Im Focus: Breakthrough with a chain of gold atoms

In the field of nanoscience, an international team of physicists with participants from Konstanz has achieved a breakthrough in understanding heat transport

In the field of nanoscience, an international team of physicists with participants from Konstanz has achieved a breakthrough in understanding heat transport

Im Focus: DNA repair: a new letter in the cell alphabet

Results reveal how discoveries may be hidden in scientific “blind spots”

Cells need to repair damaged DNA in our genes to prevent the development of cancer and other diseases. Our cells therefore activate and send “repair-proteins”...

Im Focus: Dresdner scientists print tomorrow’s world

The Fraunhofer IWS Dresden and Technische Universität Dresden inaugurated their jointly operated Center for Additive Manufacturing Dresden (AMCD) with a festive ceremony on February 7, 2017. Scientists from various disciplines perform research on materials, additive manufacturing processes and innovative technologies, which build up components in a layer by layer process. This technology opens up new horizons for component design and combinations of functions. For example during fabrication, electrical conductors and sensors are already able to be additively manufactured into components. They provide information about stress conditions of a product during operation.

The 3D-printing technology, or additive manufacturing as it is often called, has long made the step out of scientific research laboratories into industrial...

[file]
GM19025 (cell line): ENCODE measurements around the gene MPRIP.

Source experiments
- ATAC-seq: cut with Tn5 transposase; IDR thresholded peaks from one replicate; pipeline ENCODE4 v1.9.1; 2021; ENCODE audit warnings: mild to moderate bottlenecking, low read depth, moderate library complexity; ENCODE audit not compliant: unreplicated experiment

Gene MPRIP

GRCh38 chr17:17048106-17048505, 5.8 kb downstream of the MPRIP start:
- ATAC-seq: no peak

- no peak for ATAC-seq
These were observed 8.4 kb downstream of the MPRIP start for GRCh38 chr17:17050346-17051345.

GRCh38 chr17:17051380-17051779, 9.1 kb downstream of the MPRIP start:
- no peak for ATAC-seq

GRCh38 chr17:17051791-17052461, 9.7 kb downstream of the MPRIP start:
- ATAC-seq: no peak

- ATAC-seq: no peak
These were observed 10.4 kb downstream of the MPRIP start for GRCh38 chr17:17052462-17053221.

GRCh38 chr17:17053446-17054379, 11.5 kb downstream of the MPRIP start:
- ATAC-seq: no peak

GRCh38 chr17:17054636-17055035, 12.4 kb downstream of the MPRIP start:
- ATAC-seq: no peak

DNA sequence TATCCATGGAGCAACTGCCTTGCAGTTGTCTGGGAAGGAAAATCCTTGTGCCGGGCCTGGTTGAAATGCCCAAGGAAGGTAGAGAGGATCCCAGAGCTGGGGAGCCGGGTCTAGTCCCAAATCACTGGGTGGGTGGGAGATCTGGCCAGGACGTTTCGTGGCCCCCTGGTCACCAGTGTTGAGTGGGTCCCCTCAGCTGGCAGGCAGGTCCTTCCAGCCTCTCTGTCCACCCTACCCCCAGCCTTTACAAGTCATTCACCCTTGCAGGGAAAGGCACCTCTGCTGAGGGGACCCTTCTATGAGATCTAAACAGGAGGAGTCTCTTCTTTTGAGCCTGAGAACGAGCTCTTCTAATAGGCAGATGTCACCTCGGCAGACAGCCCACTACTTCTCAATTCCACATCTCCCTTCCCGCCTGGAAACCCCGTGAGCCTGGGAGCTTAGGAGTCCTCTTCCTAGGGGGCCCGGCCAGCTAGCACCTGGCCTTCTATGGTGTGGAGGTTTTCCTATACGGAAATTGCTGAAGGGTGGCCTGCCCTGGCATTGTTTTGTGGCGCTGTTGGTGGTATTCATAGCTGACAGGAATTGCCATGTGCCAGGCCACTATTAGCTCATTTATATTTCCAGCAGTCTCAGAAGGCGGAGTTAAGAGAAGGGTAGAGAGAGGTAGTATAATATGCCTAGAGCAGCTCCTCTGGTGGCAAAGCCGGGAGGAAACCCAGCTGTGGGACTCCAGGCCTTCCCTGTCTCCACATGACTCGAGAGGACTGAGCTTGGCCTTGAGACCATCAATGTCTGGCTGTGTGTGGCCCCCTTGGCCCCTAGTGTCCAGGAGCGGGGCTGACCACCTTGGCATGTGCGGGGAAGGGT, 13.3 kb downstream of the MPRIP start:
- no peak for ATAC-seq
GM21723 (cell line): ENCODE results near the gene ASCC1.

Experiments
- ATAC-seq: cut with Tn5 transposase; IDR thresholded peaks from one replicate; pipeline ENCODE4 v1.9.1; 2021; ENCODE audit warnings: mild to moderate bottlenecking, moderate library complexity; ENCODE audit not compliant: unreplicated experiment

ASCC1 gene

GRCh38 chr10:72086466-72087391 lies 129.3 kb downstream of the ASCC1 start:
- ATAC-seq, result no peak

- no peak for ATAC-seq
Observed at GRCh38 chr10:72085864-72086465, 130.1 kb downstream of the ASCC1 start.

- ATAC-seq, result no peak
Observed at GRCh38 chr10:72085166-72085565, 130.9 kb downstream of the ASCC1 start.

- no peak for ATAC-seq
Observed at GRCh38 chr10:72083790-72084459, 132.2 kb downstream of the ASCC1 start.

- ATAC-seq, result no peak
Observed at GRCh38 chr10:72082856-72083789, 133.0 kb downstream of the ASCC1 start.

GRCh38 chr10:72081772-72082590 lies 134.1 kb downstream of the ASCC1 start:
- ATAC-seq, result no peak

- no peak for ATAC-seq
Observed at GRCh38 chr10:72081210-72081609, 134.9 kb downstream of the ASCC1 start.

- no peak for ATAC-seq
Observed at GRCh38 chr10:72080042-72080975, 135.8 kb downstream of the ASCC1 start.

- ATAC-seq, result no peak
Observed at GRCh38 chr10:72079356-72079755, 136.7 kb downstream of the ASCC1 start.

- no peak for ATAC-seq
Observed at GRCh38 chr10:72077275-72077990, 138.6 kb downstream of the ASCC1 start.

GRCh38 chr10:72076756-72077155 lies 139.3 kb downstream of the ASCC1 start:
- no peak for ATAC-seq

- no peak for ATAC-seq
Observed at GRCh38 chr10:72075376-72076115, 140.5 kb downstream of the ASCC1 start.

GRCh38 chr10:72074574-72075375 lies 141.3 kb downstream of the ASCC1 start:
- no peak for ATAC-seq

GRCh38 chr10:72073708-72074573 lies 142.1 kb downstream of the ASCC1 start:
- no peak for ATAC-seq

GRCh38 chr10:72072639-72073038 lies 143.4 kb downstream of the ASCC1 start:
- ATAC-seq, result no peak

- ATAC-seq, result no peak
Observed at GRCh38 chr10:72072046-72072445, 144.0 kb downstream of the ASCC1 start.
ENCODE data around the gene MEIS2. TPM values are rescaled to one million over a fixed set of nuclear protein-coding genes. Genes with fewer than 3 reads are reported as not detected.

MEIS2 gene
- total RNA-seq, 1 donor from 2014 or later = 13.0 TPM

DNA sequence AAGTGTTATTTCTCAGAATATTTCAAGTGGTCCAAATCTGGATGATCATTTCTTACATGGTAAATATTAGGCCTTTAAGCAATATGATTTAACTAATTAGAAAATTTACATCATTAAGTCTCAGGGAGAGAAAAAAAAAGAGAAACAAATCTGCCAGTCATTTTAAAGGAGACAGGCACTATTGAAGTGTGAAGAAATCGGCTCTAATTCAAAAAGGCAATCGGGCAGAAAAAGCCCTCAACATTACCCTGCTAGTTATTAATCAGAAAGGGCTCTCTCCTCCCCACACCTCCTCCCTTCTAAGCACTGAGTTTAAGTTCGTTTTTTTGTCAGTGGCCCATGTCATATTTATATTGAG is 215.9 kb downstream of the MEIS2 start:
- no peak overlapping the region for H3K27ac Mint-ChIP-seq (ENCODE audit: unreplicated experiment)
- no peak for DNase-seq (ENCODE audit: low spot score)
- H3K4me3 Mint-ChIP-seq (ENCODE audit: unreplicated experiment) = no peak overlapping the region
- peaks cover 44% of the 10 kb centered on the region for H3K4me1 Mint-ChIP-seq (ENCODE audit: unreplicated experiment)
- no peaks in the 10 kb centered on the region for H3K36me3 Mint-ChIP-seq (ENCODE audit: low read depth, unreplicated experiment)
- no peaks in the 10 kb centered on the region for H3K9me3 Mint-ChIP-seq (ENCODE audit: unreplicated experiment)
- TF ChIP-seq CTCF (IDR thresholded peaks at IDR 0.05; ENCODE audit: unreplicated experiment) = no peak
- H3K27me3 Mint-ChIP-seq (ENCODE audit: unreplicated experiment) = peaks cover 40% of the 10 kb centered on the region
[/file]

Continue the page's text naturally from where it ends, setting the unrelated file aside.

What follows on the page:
Im Focus: Mimicking nature's cellular architectures via 3-D printing

Research offers new level of control over the structure of 3-D printed materials

Nature does amazing things with limited design materials. Grass, for example, can support its own weight, resist strong wind loads, and recover after being...

Im Focus: Three Magnetic States for Each Hole

Nanometer-scale magnetic perforated grids could create new possibilities for computing. Together with international colleagues, scientists from the Helmholtz Zentrum Dresden-Rossendorf (HZDR) have shown how a cobalt grid can be reliably programmed at room temperature. In addition they discovered that for every hole ("antidot") three magnetic states can be configured. The results have been published in the journal "Scientific Reports".

Physicist Dr. Rantej Bali from the HZDR, together with scientists from Singapore and Australia, designed a special grid structure in a thin layer of cobalt in...

All Focus news of the innovation-report >>>

Anzeige

Anzeige

Event News

Booth and panel discussion – The Lindau Nobel Laureate Meetings at the AAAS 2017 Annual Meeting

13.02.2017 | Event News

Complex Loading versus Hidden Reserves

10.02.2017 | Event News

International Conference on Crystal Growth in Freiburg

09.02.2017 | Event News

 
Latest News

Biocompatible 3-D tracking system has potential to improve robot-assisted surgery

17.02.2017 | Medical Engineering

Real-time MRI analysis powered by supercomputers

17.02.2017 | Medical Engineering

Antibiotic effective against drug-resistant bacteria in pediatric skin infections

17.02.2017 | Health and Medicine

VideoLinks
B2B-VideoLinks
More VideoLinks >>>